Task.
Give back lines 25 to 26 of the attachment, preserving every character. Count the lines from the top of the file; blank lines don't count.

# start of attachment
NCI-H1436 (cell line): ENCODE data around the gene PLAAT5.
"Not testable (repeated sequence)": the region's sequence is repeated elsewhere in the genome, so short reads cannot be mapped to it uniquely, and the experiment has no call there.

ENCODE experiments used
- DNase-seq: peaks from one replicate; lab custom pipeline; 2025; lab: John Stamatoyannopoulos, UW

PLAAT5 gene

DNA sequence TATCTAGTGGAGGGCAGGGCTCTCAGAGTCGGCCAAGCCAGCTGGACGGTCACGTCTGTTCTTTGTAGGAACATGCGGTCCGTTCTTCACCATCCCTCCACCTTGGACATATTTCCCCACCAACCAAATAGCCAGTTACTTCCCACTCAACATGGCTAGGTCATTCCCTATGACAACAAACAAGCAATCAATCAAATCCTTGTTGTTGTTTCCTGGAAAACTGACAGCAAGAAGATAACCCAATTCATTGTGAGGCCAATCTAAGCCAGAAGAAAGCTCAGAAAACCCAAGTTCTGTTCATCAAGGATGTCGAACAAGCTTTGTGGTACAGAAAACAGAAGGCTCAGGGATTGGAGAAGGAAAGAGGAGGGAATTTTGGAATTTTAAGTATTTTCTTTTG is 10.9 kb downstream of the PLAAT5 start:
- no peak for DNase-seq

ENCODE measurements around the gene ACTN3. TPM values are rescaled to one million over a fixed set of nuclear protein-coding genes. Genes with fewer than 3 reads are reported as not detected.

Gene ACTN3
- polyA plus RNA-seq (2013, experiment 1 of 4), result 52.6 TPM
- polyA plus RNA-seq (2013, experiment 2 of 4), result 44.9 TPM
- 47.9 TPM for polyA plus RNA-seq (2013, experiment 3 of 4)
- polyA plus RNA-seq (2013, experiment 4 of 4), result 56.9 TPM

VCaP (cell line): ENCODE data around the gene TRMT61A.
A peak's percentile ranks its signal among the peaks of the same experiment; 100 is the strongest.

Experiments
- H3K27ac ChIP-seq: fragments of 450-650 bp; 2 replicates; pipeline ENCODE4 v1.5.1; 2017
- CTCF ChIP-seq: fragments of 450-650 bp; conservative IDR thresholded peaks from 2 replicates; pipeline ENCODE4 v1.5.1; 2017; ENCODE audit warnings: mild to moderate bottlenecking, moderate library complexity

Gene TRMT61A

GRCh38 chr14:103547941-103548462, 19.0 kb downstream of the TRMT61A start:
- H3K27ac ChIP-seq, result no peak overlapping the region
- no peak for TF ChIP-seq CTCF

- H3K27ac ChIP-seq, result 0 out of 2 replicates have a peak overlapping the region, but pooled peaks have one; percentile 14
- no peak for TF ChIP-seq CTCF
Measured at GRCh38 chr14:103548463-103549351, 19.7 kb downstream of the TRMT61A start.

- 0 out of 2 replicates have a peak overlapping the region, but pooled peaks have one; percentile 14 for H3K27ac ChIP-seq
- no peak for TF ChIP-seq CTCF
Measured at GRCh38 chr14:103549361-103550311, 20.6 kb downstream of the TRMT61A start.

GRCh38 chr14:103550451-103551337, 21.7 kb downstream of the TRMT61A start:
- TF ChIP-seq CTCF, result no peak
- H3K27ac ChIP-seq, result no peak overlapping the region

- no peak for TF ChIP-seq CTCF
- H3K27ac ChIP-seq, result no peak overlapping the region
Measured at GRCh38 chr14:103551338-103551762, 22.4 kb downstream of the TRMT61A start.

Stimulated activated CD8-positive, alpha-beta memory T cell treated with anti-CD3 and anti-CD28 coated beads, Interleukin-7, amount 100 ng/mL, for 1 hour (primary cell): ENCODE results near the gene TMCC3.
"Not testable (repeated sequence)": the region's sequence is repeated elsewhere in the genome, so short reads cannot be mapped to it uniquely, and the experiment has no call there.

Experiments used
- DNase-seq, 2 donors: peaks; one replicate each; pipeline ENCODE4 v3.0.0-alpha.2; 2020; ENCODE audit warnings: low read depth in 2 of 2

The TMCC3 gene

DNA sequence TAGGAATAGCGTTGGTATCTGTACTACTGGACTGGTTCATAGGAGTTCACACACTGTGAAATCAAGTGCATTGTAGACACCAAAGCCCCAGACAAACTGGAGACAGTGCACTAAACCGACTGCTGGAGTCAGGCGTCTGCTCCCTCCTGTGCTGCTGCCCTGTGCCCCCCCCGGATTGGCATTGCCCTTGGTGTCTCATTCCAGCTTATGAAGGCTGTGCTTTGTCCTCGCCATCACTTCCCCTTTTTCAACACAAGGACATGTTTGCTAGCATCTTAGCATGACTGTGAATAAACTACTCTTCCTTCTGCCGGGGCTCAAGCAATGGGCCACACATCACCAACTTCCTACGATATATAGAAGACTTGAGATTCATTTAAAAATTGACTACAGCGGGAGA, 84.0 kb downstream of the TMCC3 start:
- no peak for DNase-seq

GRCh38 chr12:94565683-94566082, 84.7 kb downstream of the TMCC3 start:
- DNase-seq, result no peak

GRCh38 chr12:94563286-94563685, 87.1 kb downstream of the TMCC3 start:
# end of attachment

Measured at GRCh38 chr14:103548463-103549351, 19.7 kb downstream of the TRMT61A start.

- 0 out of 2 replicates have a peak overlapping the region, but pooled peaks have one; percentile 14 for H3K27ac ChIP-seq